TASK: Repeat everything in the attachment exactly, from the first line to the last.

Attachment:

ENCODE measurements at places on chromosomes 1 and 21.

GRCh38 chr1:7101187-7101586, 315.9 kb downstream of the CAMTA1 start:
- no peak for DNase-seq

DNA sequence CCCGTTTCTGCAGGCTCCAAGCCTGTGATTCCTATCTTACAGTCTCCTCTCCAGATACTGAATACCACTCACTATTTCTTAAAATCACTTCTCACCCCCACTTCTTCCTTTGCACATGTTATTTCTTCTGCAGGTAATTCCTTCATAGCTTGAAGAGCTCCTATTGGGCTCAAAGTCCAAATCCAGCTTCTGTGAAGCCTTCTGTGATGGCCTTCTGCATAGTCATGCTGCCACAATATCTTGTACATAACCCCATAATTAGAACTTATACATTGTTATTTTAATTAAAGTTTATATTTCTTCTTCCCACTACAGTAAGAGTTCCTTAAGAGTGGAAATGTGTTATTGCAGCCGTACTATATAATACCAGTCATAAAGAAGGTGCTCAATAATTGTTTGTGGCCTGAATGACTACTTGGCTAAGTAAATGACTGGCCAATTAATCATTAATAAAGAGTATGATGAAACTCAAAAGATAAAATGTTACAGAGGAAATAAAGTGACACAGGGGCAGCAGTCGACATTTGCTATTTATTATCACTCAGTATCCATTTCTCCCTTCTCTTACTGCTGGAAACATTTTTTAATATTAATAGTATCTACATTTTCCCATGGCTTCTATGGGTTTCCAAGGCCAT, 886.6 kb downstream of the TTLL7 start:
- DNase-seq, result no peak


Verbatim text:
ENCODE measurements at places on chromosomes 1 and 21.

GRCh38 chr1:7101187-7101586, 315.9 kb downstream of the CAMTA1 start:
- no peak for DNase-seq

DNA sequence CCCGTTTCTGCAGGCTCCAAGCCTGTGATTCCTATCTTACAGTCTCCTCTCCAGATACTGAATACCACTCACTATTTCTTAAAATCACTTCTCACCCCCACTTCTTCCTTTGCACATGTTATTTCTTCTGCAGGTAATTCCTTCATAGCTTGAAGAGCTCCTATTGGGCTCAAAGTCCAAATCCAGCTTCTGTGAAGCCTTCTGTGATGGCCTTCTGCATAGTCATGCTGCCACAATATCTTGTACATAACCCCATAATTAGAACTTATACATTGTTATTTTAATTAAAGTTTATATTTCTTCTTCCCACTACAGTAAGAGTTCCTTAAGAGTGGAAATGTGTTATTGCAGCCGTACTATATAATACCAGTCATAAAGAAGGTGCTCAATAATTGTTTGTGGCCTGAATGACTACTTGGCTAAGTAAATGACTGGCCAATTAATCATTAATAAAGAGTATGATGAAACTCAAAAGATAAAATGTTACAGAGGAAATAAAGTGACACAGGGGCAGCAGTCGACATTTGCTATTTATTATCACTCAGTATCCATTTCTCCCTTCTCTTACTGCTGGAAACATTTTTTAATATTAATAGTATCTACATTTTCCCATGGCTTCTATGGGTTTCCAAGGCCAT, 886.6 kb downstream of the TTLL7 start:
- DNase-seq, result no peak